Rest assured. Notwithstanding anything I might have said, I shall avidly await the next instalment with bated breath. And no, I shan’t be risking writing another ‘review.’ Suffice it to say that Harry & Meghan at best, is self-serving and at worst, narcissistic.

Published in the Deccan Chronicle dated 11/12/2022.

The world gets a kick out of this

I keep telling myself that I am not really interested in football. Come to that, even my interest in cricket has been waning, perhaps to wax again at the next World Cup. Grand Slam tennis still keeps me riveted, despite Federer’s last, tearful hurrah. At least, Nadal and Djokovic are still there, mixing it up with the new kids on the block. Chess, in the literal sense, is unwatchable, though one takes vicarious delight in India’s emergence as a world chess power. Badminton, with India’s recent Thomas Cup triumph, has kindled much interest though I have always wondered why such a delicate, artistic sport that demands an incredible level of physical fitness, does not attract the masses. Still on racket games, table-tennis evokes a flutter, momentarily, during the Asian or Olympic events. Anyone for squash?

Let me get back to football. Yes, once in a while I do follow the English Premier League. English only in name, as a majority of the players are from outside the British Isles. Oftentimes, there is more excitement surrounding the obscene transfer fees of the leading lights of the ‘beautiful game’ than there is in the game itself. Why do we common folk take such an inordinate interest in the millions being shelled out to a Ronaldo or a Messi? It is the same phenomenon that we witness during the IPL auctions, though I have not found that level of enthusiasm for the Ambani-fueled, cash rich Indian Super League football. As my wife is fond of saying, not without an element of ironic distaste, ‘All this just for kicking a ball around.’

That said, every time the World Cup jamboree comes around once in four years, like the leap year, even those not particularly interested in the game, wake up to smell the coffee, almost always the heady Brazilian concoction. All of a sudden, young and old in India are suffused with feverish excitement. This, despite the fact that there is no Indian participation involved. From the days of Ferenc Puskás, Stanley Matthews, Bobby Charlton, Pelé, Zico, Maradona and now to Messi and Ronaldo, millions of Indians go gaga over the unfolding World Cup drama. Even difficult-to-pronounce names like Mbappe and Lewandowski flow freely off the tongues of football-crazy street urchins in Calcutta. I recall with amusement a visit to that teeming city by the legendary Pelé some years ago. Pelé came over to play an exhibition match, representing the New York Cosmos at the Eden Gardens against Bengal’s pride and joy, Mohun Bagan FC. During the game, even the opposition players were seen running towards the ‘Black Pearl,’ never mind where the ball was, just to be caught on camera with their hero! I suspect even Bagan’s goalie would have been thrilled to step aside and let Pelé slot the ball into an empty goal! The referee, wisely, threw his whistle into the nearby Hooghly. Similar madness was witnessed when Argentina’s idol and poster boy, the sublime Diego Maradona visited the City of Joy in 2017 which also saw India’s former cricket captain and Calcutta’s darling, Saurav Ganguly don his shorts and boots to play footsie with the ‘hand of God.’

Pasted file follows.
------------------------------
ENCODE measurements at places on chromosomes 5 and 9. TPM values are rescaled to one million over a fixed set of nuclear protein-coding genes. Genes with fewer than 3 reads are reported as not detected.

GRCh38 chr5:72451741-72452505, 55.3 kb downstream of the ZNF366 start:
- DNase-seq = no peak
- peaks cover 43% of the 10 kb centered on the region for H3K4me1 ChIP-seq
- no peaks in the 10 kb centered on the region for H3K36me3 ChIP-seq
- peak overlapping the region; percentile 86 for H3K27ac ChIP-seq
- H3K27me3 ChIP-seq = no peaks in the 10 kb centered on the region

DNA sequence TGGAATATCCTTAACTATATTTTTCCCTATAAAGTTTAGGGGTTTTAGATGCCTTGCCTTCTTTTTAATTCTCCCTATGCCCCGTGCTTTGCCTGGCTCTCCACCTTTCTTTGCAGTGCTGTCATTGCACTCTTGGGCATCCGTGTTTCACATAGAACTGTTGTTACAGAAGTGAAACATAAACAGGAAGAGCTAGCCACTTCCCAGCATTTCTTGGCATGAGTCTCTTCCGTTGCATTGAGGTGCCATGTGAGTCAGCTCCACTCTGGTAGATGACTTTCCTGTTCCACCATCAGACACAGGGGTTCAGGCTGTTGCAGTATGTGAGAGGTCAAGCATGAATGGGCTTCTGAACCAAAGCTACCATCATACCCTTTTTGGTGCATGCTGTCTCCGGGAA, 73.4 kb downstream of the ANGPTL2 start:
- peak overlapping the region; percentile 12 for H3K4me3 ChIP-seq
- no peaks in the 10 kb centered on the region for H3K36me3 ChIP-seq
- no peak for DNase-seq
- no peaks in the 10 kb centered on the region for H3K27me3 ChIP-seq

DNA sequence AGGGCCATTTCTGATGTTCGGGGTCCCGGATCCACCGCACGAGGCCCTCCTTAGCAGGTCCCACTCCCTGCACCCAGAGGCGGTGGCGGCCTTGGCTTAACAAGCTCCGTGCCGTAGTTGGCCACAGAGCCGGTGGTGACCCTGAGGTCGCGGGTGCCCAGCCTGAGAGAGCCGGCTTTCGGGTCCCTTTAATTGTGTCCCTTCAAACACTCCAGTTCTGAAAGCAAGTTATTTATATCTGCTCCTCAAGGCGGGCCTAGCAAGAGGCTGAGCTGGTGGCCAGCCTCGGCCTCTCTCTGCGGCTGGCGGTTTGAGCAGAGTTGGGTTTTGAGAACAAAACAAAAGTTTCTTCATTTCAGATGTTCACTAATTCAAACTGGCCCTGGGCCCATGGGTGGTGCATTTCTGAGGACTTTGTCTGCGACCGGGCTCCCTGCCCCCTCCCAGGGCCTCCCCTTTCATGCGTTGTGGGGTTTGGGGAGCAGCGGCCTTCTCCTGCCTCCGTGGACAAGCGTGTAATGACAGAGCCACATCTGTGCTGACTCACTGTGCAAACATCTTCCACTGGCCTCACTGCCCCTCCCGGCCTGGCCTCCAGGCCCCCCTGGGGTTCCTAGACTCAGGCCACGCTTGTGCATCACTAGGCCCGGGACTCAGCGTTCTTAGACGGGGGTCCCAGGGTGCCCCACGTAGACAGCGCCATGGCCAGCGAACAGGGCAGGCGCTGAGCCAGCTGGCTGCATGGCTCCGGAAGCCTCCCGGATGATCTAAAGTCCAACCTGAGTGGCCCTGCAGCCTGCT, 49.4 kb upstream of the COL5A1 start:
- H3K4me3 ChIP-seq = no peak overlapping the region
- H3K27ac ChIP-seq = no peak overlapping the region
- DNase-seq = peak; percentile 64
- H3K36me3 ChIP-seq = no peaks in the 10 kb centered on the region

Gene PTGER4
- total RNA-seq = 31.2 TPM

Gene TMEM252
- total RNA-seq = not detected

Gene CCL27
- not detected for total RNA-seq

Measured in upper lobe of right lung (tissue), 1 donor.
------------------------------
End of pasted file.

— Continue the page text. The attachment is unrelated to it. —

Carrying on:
Still on Calcutta, World Cup fever also witnesses street artists decorating all available walls with charcoal or paint brush strokes featuring their favourite footballers, their national flags and at times, incongruously, a Tendulkar or Ganguly amongst them. Not forgetting the ubiquitous Amitabh Bachchan and Shah Rukh Khan. It is as much a carnival in Mamata Didi’s city as it would be in Rio de Janeiro or Buenos Aires. In the inappropriately nick-named garden city of Bangalore, where I now reside, football fever does not have quite the earthy, sweaty, seat-of-the-pants intensity that one experienced in Calcutta. In this brushed-aluminium, tech-capital of India, it is all about pubs and clubs inviting all and sundry, with money to burn, to achieve dangerous levels of inebriation while watching the goings-on in Qatar on a large LED screen. After the sixth beer or fifth large rum and coke, no one quite knows who is playing whom. And no one cares. They will all wake up the next morning with a sore head and groan for black coffee and two aspirins.